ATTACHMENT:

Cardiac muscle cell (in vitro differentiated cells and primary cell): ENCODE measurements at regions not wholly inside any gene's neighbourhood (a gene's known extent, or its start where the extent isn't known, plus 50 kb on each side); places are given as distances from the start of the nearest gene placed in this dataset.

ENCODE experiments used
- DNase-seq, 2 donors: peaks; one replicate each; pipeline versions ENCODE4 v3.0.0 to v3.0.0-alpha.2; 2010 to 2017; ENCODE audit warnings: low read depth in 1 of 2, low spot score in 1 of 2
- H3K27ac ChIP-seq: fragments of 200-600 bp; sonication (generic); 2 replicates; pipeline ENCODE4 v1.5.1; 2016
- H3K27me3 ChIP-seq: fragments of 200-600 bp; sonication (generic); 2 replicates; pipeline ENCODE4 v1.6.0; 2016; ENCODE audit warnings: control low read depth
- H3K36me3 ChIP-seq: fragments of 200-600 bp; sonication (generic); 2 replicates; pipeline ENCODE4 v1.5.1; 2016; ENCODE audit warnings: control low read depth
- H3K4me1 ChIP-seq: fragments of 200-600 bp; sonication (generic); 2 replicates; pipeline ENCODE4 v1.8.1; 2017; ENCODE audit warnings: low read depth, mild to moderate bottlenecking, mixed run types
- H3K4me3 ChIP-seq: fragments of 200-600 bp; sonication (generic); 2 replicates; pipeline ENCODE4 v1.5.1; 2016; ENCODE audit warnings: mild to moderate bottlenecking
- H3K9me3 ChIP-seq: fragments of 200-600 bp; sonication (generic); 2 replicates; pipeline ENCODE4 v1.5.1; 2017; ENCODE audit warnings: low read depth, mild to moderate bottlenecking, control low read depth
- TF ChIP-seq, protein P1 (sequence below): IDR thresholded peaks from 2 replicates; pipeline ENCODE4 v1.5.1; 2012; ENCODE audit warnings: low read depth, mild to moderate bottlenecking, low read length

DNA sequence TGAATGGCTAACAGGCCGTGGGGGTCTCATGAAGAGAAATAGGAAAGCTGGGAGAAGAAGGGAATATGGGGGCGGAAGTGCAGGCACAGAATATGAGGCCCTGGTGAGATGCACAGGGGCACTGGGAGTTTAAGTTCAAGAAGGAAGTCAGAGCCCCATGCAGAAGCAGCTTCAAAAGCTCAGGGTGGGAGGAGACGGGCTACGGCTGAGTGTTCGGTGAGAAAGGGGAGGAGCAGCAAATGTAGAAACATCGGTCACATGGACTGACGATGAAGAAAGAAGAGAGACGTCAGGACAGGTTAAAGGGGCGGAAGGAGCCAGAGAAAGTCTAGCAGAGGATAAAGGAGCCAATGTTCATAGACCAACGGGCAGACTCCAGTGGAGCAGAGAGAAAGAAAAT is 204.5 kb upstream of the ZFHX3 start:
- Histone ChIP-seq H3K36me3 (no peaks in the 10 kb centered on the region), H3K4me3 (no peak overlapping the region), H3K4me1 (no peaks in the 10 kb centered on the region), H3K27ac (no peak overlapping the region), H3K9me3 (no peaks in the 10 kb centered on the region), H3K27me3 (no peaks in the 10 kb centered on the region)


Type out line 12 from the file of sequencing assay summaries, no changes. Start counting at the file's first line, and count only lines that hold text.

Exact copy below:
- Histone ChIP-seq H3K36me3 (no peaks in the 10 kb centered on the region), H3K4me3 (no peak overlapping the region), H3K4me1 (no peaks in the 10 kb centered on the region), H3K27ac (no peak overlapping the region), H3K9me3 (no peaks in the 10 kb centered on the region), H3K27me3 (no peaks in the 10 kb centered on the region)